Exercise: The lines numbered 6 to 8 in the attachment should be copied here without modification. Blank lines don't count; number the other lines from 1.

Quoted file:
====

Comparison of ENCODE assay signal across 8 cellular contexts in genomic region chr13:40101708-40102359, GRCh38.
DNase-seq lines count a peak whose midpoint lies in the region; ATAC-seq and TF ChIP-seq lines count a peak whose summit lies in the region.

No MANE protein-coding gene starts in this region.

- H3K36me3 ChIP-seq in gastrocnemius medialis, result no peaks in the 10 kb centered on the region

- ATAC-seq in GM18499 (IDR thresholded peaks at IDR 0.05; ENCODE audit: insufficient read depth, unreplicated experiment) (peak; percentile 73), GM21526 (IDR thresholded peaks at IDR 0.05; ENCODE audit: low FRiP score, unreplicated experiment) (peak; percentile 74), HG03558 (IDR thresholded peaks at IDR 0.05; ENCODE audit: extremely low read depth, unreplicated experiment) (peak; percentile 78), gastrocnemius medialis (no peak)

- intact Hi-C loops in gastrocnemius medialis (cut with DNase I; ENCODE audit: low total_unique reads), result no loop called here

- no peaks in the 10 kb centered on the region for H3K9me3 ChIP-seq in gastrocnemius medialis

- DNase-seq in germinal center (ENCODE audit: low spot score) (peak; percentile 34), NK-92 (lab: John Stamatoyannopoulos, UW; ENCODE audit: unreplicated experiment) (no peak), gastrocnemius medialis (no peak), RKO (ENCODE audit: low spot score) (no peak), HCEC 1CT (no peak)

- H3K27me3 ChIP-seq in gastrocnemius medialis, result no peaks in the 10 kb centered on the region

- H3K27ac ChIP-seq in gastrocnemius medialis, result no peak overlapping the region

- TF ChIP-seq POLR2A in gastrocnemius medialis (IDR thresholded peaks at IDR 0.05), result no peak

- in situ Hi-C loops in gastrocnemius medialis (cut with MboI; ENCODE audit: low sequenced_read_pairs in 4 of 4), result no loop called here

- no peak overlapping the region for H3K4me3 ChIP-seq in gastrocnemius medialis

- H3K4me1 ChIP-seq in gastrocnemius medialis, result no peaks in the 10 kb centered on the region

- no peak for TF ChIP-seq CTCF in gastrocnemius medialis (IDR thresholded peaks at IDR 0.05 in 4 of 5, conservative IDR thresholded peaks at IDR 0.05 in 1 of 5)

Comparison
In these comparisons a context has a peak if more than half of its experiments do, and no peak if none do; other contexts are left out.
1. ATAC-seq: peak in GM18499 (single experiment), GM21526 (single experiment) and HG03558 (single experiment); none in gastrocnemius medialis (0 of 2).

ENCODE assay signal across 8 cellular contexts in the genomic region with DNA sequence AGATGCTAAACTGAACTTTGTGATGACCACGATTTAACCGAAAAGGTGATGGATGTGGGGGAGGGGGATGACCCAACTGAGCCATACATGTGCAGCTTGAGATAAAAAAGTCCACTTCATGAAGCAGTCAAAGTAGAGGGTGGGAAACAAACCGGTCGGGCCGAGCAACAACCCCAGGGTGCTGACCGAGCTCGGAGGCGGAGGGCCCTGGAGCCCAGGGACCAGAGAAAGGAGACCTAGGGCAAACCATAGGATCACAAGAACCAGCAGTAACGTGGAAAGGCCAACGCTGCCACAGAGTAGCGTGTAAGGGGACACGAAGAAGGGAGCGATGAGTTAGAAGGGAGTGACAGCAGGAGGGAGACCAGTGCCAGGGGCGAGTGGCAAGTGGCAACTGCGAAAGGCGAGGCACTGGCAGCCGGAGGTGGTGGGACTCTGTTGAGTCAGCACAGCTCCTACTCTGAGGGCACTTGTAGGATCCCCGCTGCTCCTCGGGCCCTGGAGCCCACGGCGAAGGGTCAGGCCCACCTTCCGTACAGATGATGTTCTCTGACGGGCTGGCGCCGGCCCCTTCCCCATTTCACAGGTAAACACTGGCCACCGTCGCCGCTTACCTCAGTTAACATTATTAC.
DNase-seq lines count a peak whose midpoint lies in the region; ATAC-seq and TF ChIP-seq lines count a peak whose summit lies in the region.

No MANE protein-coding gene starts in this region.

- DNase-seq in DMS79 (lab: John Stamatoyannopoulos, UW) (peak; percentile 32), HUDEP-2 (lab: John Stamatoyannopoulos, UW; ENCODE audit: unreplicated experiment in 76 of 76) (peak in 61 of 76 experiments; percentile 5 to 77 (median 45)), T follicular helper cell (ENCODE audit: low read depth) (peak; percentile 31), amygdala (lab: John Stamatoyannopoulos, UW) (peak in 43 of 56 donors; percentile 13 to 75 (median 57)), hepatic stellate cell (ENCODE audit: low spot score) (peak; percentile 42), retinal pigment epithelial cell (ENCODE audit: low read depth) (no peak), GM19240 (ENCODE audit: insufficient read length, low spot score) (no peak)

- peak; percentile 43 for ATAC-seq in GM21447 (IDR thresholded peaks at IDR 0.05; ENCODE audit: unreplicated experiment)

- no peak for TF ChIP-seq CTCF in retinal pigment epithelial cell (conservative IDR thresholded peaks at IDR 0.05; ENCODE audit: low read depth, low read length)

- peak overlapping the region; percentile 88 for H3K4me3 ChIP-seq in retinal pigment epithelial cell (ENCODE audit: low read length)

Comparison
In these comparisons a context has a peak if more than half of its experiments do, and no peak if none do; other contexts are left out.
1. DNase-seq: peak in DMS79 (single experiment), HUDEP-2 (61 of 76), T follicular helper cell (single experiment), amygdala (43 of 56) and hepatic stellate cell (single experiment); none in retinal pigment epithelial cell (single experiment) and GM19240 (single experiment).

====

- intact Hi-C loops in gastrocnemius medialis (cut with DNase I; ENCODE audit: low total_unique reads), result no loop called here

- no peaks in the 10 kb centered on the region for H3K9me3 ChIP-seq in gastrocnemius medialis

- DNase-seq in germinal center (ENCODE audit: low spot score) (peak; percentile 34), NK-92 (lab: John Stamatoyannopoulos, UW; ENCODE audit: unreplicated experiment) (no peak), gastrocnemius medialis (no peak), RKO (ENCODE audit: low spot score) (no peak), HCEC 1CT (no peak)